Bad news, guys. The chances of making it to 100 are much greater if you're a woman.
The 2010 Census found 80% of the 53,364 people age 100 and older are women, according to a report out today. For every 100 centenarian women, only 20.7% were men. The overall number of centenarians has increased 5.8% since 2000.
What helps the women? The largest study of centenarians in this country, the New England Centenarian Study, suggests that women handle age-related diseases better than men. But among men who do survive to 100, they seem better able to function than the women. The Census report finds the men were more likely to be living with others in a household (43.5%) while women are more likely to be living in a nursing home (35.2%).
The Census report also finds:
The population 100 and older made up a small proportion of the total U.S. population, representing less than 2 per 10,000 people.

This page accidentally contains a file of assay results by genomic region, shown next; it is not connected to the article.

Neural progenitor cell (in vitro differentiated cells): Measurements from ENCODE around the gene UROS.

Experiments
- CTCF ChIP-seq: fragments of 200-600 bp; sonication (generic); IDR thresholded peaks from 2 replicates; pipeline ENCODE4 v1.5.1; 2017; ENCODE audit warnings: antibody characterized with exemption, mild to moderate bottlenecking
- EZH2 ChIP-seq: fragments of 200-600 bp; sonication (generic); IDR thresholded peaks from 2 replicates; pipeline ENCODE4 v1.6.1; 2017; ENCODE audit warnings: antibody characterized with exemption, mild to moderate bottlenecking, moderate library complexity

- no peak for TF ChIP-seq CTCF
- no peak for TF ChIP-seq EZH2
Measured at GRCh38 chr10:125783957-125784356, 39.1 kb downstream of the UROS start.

More than half (62.5%) of centenarians were age 100 or 101. About 92% are ages 100 to 104.
Those who make it to become supercentenarians (ages 110 and older) make up 0.6% of the centenarian population.
The report also shows that centenarians were less diverse than the rest of the population. Compared with 72.4% white in the total population, 82.5% of the centenarians are white. Nearly 6% (5.8%) are Hispanic compared to the 16.3 % of Hispanics who make up the total population.
Most centenarians lived in the South (17,444), followed by the Midwest (13,112), Northeast (12,244) and West (10,564). California has the highest number (5,921), followed by Florida, New York and Texas.
An earlier Census report shows men are starting to make gains: The largest growth rate for a 10-year age group within the older population was for men 85 to 94 years old (46.5%). Women in this age group also made gains but to a smaller degree (22.9%).